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Registered nurses are required to have at least an associate’s degree in nursing (ADN), although some employers prefer candidates with a bachelor’s degree in nursing (BSN). Clinical hour requirements vary by state, but most registered nurses complete 200-400 clinical hours. They must take the NCLEX-RN exam to be eligible for licensure.
APRNs have more responsibilities than RNs, often working independently and developing treatment plans. They also typically see more patients in hospitals, doctors’ offices, and other medical settings.
Becoming an APRN requires a master’s degree in nursing (MSN), 500 clinical hours, and passing an exam from the American Nurses Credentialing Center (ANCC) or American Association of Nurse Practitioners (AANP). The specific exam depends on the major and may include one of the following:
The lowest level degree is the Diploma in Nursing, which takes just four weeks to complete and prepares graduates for entry-level pre-registered nurse jobs. An MSN, meanwhile, typically takes two years to earn, in addition to the time it takes to earn a bachelor’s degree. A master’s degree education offers more employment options and higher salaries than a nursing diploma.
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The “best” type of nursing degree is the one that fits your learning needs and meets your professional and personal goals.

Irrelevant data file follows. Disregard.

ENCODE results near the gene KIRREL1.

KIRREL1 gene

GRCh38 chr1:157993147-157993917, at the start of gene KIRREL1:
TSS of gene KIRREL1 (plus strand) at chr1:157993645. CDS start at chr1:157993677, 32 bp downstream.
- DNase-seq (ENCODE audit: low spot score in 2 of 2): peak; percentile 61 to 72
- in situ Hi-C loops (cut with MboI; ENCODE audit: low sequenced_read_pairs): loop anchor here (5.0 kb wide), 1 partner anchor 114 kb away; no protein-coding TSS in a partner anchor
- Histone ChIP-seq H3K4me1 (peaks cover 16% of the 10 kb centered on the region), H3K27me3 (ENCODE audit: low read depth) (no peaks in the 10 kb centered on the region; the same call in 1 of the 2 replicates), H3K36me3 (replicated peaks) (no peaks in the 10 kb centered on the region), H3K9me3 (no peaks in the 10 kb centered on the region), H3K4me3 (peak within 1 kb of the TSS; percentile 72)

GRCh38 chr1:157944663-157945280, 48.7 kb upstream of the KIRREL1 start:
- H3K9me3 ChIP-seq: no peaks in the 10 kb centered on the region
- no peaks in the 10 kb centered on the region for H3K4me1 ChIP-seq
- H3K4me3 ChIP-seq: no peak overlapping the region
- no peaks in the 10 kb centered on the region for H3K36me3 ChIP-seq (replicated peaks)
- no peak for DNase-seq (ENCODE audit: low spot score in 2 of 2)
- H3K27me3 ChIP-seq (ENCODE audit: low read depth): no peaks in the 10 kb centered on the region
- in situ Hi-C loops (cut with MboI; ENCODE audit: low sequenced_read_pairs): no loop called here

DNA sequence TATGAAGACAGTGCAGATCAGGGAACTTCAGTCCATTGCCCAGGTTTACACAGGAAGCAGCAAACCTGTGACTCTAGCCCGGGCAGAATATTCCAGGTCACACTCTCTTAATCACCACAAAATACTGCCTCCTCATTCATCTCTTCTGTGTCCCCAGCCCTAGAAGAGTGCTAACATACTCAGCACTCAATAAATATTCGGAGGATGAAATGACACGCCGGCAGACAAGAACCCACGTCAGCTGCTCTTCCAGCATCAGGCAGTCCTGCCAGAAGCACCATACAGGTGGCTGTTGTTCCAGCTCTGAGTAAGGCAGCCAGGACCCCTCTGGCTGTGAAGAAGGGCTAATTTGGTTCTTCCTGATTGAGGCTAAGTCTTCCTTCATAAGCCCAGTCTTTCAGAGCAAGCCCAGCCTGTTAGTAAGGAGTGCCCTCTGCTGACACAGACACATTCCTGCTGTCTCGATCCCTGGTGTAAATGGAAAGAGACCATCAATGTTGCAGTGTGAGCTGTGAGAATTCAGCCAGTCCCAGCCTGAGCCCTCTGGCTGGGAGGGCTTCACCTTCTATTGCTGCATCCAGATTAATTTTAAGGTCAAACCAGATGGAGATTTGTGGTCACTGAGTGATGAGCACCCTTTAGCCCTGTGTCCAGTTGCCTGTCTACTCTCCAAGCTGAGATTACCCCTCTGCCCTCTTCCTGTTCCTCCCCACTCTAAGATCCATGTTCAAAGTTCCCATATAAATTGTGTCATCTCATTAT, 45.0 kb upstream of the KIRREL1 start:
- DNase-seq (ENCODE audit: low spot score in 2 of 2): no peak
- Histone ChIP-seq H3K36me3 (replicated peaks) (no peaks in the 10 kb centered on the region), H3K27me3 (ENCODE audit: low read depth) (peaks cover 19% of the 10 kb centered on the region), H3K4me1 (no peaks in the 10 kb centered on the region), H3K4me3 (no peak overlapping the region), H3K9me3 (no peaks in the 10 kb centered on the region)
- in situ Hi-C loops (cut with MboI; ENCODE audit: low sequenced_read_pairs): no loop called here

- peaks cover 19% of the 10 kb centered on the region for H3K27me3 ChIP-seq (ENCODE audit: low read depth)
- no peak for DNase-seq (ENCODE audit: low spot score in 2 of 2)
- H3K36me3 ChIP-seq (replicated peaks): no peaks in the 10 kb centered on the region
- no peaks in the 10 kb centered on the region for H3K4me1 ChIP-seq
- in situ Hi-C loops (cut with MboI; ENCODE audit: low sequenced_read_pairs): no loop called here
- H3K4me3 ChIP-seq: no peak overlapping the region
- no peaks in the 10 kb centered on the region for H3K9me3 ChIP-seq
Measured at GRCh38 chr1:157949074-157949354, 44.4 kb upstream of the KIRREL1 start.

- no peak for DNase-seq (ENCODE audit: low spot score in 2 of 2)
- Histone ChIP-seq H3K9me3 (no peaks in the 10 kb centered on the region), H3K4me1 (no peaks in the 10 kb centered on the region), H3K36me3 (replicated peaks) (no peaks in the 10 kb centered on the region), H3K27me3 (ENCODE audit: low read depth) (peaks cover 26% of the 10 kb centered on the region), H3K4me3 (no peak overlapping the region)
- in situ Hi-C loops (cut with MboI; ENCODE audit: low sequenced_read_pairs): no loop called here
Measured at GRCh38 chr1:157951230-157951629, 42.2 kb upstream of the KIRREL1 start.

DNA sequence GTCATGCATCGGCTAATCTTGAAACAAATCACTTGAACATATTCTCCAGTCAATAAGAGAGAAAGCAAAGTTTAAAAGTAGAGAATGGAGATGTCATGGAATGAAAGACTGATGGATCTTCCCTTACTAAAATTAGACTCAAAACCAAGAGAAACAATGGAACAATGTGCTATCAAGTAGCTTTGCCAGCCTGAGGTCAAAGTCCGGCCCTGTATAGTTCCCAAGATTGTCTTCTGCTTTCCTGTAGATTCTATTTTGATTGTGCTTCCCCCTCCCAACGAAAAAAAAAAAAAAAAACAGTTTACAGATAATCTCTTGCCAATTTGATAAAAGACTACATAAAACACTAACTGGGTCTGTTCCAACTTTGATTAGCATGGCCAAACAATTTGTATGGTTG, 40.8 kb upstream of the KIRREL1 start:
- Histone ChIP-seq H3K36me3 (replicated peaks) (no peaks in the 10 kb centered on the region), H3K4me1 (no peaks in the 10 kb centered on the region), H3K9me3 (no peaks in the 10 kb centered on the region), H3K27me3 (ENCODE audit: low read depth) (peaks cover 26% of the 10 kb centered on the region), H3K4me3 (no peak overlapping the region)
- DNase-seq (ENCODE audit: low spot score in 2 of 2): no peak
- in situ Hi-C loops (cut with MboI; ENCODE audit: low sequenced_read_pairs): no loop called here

Nursing diplomas typically take less than a year to complete, with some taking just a few weeks. Most nursing diploma programs have less than 100 hours of clinical experience. Earning a diploma can prepare candidates for employment as a CNA or LPN/LVN, handling primary care duties and serving as a bridge between patients and nurses. Nurses at this level typically work in hospitals, residential care, or nursing homes.
The ADN takes a minimum of two years to complete and requires students to complete approximately 300 hours of clinical experience. This degree provides the minimum level of education required to work as a registered nurse in hospitals, clinics, and schools. An associate’s degree education qualifies an individual to assume more patient care responsibilities than a diploma.
The BSN takes approximately four years to complete, although some programs allow students to complete their studies at a two-year pace. Programs typically require 300-400 clinical hours. Having a BSN is a competitive advantage when searching for a registered nurse position, especially in a job market where many employers prefer candidates with four-year degrees. Nurses with a BSN often work in hospitals, doctors’ offices, and health clinics.